Jan Peter Apel


The Basic Formula of Flying


The physical formula for lift differs in that, that lift does not come from an aerodynamic, but from an aerokinetic process. A wing draws air with its top towards it and presses air with its bottom down, both according to the principle of the inclined plane. The air sucked in from above combines behind the wing with the air pushed down from the bottom into a uniform air flow, the down wash, as the following sketch shows.

The recoil force resulting from the acceleration of the air mass is calculated by Newton's force formula in the version with constant speed. It gives the force, that the air exerts against the wings.

F = m dt v

The velocity of the down wash is:

vdownwash   =   vplane  *  sin a


The vertical sink speed of the down wash, that is that speed of the air, that creates the lift force, is:

vsink   =   vplane  * sin a  *  cos a
 

Now must determinate, how much the mass flow per second of the down wash is. It results from the density of the air times that area, that
the wings cover in one second times the vertical downward speed of the down wash. That is:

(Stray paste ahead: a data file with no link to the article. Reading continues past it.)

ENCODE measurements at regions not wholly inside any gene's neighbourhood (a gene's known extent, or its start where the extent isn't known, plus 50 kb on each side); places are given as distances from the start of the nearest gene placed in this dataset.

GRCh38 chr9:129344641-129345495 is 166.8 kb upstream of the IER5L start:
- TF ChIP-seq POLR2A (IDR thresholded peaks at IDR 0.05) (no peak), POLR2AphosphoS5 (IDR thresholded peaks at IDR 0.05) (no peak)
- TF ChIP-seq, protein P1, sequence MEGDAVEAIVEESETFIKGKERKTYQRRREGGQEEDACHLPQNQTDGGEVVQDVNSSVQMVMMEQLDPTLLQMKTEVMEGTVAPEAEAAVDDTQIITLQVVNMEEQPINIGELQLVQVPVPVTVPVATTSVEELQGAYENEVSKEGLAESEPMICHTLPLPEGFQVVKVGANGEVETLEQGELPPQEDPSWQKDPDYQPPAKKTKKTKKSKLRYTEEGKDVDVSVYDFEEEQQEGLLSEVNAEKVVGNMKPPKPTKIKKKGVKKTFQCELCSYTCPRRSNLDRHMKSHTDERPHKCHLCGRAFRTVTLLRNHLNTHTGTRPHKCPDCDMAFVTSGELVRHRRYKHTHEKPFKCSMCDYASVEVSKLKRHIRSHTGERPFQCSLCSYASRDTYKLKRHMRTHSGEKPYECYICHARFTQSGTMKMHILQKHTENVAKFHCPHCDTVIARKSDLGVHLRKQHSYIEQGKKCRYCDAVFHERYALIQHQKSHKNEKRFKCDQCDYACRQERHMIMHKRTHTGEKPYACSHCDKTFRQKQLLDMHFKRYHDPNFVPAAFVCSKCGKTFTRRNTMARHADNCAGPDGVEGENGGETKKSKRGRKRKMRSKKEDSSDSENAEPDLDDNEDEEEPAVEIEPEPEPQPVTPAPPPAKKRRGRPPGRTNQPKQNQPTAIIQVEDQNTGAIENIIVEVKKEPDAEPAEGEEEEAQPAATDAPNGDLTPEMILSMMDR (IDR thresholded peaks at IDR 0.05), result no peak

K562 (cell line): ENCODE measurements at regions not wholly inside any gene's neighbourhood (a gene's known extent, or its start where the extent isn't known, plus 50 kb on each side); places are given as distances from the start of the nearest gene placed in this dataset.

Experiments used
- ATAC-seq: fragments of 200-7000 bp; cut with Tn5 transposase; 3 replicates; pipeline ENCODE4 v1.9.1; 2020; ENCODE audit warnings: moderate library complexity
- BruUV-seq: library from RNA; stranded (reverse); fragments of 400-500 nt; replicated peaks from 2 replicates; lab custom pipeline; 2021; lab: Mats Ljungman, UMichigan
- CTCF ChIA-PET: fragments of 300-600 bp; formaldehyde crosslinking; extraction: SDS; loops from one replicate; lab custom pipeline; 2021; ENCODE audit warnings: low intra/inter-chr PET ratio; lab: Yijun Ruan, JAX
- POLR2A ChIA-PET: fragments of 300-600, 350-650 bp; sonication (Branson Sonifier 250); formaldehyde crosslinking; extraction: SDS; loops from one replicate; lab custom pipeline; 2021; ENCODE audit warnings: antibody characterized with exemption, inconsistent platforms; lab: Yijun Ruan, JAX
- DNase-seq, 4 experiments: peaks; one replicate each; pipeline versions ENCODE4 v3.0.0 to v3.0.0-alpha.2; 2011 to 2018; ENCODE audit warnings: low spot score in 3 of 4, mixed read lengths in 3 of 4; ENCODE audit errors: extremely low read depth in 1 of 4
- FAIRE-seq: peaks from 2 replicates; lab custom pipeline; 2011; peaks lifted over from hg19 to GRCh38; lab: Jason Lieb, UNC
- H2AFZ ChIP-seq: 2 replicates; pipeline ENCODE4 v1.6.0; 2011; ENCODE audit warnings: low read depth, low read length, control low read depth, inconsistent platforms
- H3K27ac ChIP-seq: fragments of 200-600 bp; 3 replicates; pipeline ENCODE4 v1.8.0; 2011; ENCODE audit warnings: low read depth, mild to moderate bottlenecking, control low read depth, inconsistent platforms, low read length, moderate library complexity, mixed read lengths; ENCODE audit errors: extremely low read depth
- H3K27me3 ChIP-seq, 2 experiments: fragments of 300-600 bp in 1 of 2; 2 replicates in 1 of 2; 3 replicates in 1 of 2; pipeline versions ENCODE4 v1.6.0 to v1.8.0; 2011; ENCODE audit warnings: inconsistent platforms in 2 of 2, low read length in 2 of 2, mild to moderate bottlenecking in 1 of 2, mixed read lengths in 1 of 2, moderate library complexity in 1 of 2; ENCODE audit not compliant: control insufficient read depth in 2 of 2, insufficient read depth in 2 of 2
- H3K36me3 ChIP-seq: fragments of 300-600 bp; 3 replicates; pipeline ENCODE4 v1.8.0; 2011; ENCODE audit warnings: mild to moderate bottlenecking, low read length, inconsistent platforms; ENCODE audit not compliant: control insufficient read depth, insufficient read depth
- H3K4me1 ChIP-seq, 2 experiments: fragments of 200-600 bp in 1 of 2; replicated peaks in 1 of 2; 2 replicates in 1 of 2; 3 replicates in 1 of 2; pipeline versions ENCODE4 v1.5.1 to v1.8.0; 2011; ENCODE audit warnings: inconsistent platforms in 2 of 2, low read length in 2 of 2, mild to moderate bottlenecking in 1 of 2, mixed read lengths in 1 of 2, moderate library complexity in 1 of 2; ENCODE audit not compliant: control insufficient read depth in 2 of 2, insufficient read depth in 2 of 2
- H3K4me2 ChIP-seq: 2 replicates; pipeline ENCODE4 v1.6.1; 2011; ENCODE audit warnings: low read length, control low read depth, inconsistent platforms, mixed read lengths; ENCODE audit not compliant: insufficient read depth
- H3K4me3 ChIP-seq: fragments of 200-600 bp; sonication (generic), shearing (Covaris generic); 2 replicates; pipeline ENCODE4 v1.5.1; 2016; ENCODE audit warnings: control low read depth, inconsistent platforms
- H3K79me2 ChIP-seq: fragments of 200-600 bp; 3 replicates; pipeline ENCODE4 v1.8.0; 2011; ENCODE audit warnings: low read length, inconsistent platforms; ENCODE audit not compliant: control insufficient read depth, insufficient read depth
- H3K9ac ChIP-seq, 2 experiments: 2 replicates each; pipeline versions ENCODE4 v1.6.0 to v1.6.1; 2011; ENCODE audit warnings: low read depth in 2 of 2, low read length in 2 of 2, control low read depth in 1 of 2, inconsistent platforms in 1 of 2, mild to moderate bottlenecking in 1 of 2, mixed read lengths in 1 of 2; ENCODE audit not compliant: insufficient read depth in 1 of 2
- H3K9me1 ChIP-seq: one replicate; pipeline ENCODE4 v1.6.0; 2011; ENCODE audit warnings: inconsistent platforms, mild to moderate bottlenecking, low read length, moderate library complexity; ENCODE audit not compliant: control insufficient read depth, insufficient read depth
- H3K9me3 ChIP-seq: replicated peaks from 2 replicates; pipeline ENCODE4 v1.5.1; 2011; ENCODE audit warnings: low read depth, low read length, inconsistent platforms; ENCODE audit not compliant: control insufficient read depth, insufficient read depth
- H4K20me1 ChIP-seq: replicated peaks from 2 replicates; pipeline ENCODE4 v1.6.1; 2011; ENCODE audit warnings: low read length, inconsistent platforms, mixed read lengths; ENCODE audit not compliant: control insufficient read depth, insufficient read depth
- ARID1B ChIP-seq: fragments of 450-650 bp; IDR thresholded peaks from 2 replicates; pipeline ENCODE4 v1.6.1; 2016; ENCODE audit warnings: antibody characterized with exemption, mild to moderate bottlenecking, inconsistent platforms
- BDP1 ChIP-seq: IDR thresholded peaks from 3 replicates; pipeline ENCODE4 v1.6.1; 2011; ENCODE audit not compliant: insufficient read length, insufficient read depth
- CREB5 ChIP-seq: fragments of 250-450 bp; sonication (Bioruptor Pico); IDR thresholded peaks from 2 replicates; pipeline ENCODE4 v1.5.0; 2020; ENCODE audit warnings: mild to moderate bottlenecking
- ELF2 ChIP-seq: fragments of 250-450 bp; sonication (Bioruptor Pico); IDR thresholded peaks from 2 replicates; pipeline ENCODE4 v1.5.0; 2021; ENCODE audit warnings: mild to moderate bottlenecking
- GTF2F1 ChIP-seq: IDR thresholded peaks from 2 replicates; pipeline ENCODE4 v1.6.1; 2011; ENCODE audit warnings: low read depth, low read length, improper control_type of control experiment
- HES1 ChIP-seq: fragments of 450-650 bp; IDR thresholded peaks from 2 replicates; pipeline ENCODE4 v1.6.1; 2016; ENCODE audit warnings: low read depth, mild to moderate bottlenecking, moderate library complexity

m dt  = rho * (vplane * 1 [s] * wing span) * ( vplane  *  sin a  *  cos a)

This mass of air flows vertically down through the lavel of the flight path. The reaction force from this mass is then calculated according to Newton's force formula by multiplying with the speed of the downward flowing air mass:


Recoil force = lift force =

 density         flight area per second          velocity of down wash                  velocity of down wash                      
                                                         for the air mass                         for the recoil force           
rho * (v plane * wing span) * (vplane * sin a * cos a) * (vplane * sin a * cos a) * 1[s]


Summarized the lift force L is:

L  =  rho wing span vplane3 (sin α)2 (cos α)2 1 [s]

This physically formula of flying is based on the air mass accelerated downwards by wings. How technology creates this with appropriate wing shapes and wing profiles is up to it. The angle of attack of the wing surfaces is decisive in any case. It alone is the basis of flying. What is happening in the air in the immediate vicinity of the wing profiles are only symptoms of what ultimately has to be done in order to be able to fly: behind all flying objects, especially the bumblebee too, air mass must flow down, only that has the corresponding repercussions for the development of the buoyancy force

That the airspeed is included with the third power is not an error. In free air space, however, an aircraft cannot achieve this state, since by increasing the angle of attack the increasing lift deflects the trajectory upward, so that the angle of attack drops again. In school, however, at last flying can be treated.